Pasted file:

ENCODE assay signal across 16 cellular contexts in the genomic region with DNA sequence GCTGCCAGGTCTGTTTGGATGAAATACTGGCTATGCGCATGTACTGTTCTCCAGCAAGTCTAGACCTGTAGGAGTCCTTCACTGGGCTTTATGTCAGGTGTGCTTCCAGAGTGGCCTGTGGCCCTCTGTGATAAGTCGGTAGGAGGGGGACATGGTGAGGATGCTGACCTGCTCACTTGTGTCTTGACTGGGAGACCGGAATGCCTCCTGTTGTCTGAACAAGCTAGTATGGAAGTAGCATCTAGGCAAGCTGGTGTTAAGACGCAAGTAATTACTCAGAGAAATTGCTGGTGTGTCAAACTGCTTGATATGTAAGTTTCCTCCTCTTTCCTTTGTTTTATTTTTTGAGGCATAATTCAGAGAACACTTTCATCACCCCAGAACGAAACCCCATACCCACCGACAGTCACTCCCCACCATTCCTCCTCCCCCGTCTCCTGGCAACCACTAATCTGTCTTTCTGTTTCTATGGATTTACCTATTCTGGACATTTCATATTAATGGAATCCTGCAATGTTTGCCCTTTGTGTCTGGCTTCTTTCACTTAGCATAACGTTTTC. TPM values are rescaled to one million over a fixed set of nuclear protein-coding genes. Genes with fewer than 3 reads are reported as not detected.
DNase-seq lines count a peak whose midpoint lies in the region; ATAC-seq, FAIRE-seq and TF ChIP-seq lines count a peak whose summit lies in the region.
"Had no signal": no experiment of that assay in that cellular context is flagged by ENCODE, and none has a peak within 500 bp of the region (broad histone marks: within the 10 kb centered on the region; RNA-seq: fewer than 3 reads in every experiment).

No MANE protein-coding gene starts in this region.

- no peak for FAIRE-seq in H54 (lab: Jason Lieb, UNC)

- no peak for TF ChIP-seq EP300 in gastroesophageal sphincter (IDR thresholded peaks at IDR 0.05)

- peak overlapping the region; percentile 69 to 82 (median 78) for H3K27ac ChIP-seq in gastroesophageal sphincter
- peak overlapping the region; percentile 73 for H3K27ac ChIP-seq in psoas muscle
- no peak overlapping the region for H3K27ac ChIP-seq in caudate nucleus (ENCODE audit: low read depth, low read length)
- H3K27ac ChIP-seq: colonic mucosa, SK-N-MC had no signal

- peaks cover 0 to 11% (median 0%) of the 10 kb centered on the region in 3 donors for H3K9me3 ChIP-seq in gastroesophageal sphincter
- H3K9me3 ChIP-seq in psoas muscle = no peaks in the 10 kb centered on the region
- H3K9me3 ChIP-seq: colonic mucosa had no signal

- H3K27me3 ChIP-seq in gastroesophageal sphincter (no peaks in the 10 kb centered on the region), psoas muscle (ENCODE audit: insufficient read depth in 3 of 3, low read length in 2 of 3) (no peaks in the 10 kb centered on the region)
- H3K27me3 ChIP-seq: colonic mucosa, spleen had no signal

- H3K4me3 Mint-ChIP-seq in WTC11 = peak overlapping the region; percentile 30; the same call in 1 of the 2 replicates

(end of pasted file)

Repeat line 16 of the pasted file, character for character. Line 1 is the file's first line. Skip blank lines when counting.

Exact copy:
- H3K4me3 Mint-ChIP-seq in WTC11 = peak overlapping the region; percentile 30; the same call in 1 of the 2 replicates